Sure, the individuals in the IE team have worked their gluteus maximuses off to get IE into it’s current shape, and deserve credit for their work. Keep it up! But the fact remains that it is not yet on par with Firefox et al., and I believe the leadership that killed IE development back then should hear that.

Anyway, lets start with the goods.

The Goods

Internet Explorer 7 feels snappier than version 6, which is a positive surprise. I was really expecting it to feel more bloated.

They’ve done a good job in maximizing the website canvas. And the strive to maximize the canvas was probably what made them remove the menus and put those commands over to the right. There’s been a lot of whining about those changes, but frankly, I think they work quite well.

Screenshot of IE7 (Internet Explorer 7)

Tabs have been made discoverable in a very nifty way. There is always a tab visible, but without stealing a whole bar of screen space. The new tab waiting at the end is sort of cool, but I think Firefox’s button is more practical, especially if you want to open more new tabs in one go.

The Bads

I did say IE7 was quicker than IE6. Sadly, IE6 hasn’t been a benchmark for browser speed for quite a few years. So IE7 is still quite a way behind Firefox. (And that’s comparing to a Firefox installation with a ship-load of extensions.) The most annoying slowness in IE7 is when opening new tabs: Hit Ctrl+T, and there are two discrete phases until your cursor is actually sitting in the URL bar waiting for you to type. First a tab is opened in the background, saying Connecting…. (Why??) Then focus is switched to the new tab, which changes title to Welcome to Tabbed Browsing. All of this takes roughly one-mississippi, while in Firefox you get a new tab in about one-.

Having the stop and reload buttons at the right end of the URL bar does not make sense. They are both buttons that you want within quick reach if there’s to be any point in having them at all.

It beats me that you can’t rearrange the buttons as you want. (So we could move the stop and reload buttons to a more practical position, perhaps.) In 2006, you’d have thought rearranging buttons would be possible in any old browser. Even stranger is the fact that if you right click within the top toolbar, you get the alt+space menu popping up where you clicked. Makes it feel like a beta… or an alpha, by Firefox standards.

Quick Tabs is mentioned as the feature that Firefox doesn’t have. If you’re asking me, it’s cool, but not in a usable way. It’s only cool in a wow, look what you can do! kind of way. I can’t think of any situation when it would actually be quicker to use the Quick Tab feature than to navigate the tabs in the traditional ways. Even if I open loads of tabs, I don’t get the feeling that Quick Tabs actually saves me any time. But as I said, it does look cool:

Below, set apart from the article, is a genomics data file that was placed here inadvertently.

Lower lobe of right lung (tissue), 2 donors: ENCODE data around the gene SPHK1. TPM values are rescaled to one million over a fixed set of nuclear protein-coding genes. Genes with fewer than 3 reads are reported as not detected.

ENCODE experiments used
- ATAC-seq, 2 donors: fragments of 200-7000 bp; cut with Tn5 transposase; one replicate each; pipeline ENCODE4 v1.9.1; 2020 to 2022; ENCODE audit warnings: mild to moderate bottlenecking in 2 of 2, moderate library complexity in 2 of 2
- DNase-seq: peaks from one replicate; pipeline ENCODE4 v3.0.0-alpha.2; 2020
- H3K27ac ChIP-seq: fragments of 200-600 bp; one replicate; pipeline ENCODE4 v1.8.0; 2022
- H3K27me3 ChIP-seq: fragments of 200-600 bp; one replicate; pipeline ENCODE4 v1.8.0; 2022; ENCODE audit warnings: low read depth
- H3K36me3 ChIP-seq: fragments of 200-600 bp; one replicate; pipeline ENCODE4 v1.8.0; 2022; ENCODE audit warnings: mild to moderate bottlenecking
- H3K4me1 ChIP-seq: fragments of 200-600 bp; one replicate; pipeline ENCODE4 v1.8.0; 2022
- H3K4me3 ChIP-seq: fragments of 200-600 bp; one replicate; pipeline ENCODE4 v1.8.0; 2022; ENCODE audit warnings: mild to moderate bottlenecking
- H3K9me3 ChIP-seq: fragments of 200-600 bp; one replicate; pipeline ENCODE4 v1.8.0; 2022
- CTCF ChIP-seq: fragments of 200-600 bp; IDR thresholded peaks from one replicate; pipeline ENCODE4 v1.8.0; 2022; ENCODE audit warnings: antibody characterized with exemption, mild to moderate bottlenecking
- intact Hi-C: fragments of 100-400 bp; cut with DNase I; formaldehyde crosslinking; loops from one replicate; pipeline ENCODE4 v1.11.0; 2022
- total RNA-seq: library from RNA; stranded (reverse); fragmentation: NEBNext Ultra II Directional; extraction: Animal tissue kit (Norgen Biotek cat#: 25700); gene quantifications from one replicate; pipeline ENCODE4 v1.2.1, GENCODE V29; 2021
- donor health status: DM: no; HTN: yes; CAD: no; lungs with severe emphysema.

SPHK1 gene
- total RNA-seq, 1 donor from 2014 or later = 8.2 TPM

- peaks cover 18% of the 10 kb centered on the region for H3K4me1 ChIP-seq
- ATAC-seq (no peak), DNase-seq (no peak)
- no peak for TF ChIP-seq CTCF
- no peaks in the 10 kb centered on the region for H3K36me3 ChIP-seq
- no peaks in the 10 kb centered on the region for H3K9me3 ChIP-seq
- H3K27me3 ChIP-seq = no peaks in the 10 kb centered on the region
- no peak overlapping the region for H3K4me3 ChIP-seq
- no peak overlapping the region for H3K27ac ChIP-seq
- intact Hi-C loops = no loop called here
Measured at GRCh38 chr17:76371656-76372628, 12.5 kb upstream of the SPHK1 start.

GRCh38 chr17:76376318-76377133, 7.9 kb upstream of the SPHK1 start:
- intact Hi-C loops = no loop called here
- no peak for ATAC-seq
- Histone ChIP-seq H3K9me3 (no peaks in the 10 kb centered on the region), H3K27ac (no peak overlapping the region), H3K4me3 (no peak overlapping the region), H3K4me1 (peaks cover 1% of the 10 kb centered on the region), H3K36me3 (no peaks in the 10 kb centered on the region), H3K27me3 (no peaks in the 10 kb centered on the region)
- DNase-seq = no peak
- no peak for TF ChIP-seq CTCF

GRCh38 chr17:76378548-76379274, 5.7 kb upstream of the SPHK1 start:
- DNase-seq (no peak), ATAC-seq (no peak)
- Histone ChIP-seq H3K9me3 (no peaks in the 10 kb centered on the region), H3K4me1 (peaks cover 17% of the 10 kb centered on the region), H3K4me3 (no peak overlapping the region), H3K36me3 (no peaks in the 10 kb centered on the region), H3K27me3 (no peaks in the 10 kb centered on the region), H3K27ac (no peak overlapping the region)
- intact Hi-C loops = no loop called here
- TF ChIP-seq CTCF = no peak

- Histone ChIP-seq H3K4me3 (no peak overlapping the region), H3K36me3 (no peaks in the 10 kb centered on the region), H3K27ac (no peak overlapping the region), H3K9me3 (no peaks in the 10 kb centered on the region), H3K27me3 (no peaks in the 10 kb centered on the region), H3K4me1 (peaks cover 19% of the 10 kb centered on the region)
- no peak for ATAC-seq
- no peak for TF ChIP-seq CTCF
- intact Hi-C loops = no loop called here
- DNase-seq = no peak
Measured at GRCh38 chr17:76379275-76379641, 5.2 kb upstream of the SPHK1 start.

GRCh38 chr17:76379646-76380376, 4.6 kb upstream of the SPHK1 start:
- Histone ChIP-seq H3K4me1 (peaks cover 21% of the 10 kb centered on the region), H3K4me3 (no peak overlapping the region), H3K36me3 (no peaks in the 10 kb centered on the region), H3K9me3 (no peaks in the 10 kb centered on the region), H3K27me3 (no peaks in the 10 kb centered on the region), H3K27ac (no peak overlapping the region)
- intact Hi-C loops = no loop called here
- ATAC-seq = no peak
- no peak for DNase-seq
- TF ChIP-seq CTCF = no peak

Screenshot of IE7 (Internet Explorer 7) Quick Tabs feature

For some obscure reason they’ve chosen to stick the off-by-default menu under the URL bar, if and when you switch it on. It strikes me as ironic that no other software company brakes the UI design guidelines for Windows as often and as seriously as Microsoft…

Another weirdness is that the Tools command and the Tools menu contain slightly different menu items, and because of that use different accesskeys. I expected them to be identical.

While IE7 was a positive surprise when it came to speed, it was a disappointment when it came to standards. I was under the impression that the IE Team had basically fixed the CSS stuff that web devs wanted. When I checked my blog design yesterday, I realized they haven’t. Max-width for instance, which is a very useful CSS property, has not been implemented. This will probably be my main reason for letting Firefox stay in charge of my http transfers.

Firefox 2 advantages

So, if you don’t believe in the ideological reasons for sticking with Firefox, you might like to know that Firefox 2 will have some very real advantages over IE7. And it’s only days away.

I already mentioned the speed, and the rendering engine being in an entirely different league. Firefox 2 can also undo closed tabs. This, folks, is a very usable feature. Just hit Ctrl+Shift+T and you’re back at the page where your brain had a temporary glitch and made your fingers hit Ctrl+W although you didn’t really want them to. You can also find recently closed tabs on the history menu.

Firefox also has a built in spell checker for forms. This is another feature in the list of Firefox features which just work, and work very well. Incorektly spellt wordz are underlined in red, and Firefox almost always gets the first spelling suggestion right.

Then we have the Firefox extensionsphere. If you ever catch yourself thinking Oh, I wish Firefox could do such and such a thing, you can bet there’ll be an extension at which will do exactly what you want. One-thousand-eight-hundred-and-ninety-six free extensions, just waiting for your imagination to find them.